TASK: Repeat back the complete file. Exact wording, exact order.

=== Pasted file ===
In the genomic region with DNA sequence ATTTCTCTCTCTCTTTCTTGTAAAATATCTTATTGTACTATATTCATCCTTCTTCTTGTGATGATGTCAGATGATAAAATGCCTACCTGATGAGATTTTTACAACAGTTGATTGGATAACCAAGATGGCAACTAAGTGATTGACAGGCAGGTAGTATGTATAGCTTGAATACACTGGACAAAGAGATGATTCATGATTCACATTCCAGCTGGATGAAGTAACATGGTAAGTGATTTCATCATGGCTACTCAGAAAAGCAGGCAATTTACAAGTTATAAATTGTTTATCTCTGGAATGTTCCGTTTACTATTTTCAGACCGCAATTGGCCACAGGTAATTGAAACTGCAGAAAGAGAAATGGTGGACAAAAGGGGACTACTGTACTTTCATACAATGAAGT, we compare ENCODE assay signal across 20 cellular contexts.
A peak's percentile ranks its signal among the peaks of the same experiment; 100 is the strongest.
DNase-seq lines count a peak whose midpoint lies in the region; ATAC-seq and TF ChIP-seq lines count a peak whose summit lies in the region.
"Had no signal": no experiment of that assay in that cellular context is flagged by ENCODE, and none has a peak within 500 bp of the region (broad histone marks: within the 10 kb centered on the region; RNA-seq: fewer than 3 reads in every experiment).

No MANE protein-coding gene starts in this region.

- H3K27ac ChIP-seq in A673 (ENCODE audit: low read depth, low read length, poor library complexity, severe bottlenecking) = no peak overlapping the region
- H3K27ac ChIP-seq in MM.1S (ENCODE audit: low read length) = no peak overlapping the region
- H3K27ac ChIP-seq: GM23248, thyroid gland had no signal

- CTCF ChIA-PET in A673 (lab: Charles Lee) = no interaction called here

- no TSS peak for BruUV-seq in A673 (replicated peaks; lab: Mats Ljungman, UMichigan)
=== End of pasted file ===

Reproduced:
In the genomic region with DNA sequence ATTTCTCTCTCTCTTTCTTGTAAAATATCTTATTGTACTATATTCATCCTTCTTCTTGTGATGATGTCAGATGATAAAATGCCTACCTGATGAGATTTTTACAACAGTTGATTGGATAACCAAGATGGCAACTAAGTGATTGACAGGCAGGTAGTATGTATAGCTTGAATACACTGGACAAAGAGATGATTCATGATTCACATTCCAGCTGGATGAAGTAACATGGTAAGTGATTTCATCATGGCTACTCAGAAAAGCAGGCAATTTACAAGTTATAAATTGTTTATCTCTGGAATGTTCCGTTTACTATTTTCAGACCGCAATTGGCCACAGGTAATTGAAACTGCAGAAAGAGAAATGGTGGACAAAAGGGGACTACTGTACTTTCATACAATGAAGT, we compare ENCODE assay signal across 20 cellular contexts.
A peak's percentile ranks its signal among the peaks of the same experiment; 100 is the strongest.
DNase-seq lines count a peak whose midpoint lies in the region; ATAC-seq and TF ChIP-seq lines count a peak whose summit lies in the region.
"Had no signal": no experiment of that assay in that cellular context is flagged by ENCODE, and none has a peak within 500 bp of the region (broad histone marks: within the 10 kb centered on the region; RNA-seq: fewer than 3 reads in every experiment).

No MANE protein-coding gene starts in this region.

- H3K27ac ChIP-seq in A673 (ENCODE audit: low read depth, low read length, poor library complexity, severe bottlenecking) = no peak overlapping the region
- H3K27ac ChIP-seq in MM.1S (ENCODE audit: low read length) = no peak overlapping the region
- H3K27ac ChIP-seq: GM23248, thyroid gland had no signal

- CTCF ChIA-PET in A673 (lab: Charles Lee) = no interaction called here

- no TSS peak for BruUV-seq in A673 (replicated peaks; lab: Mats Ljungman, UMichigan)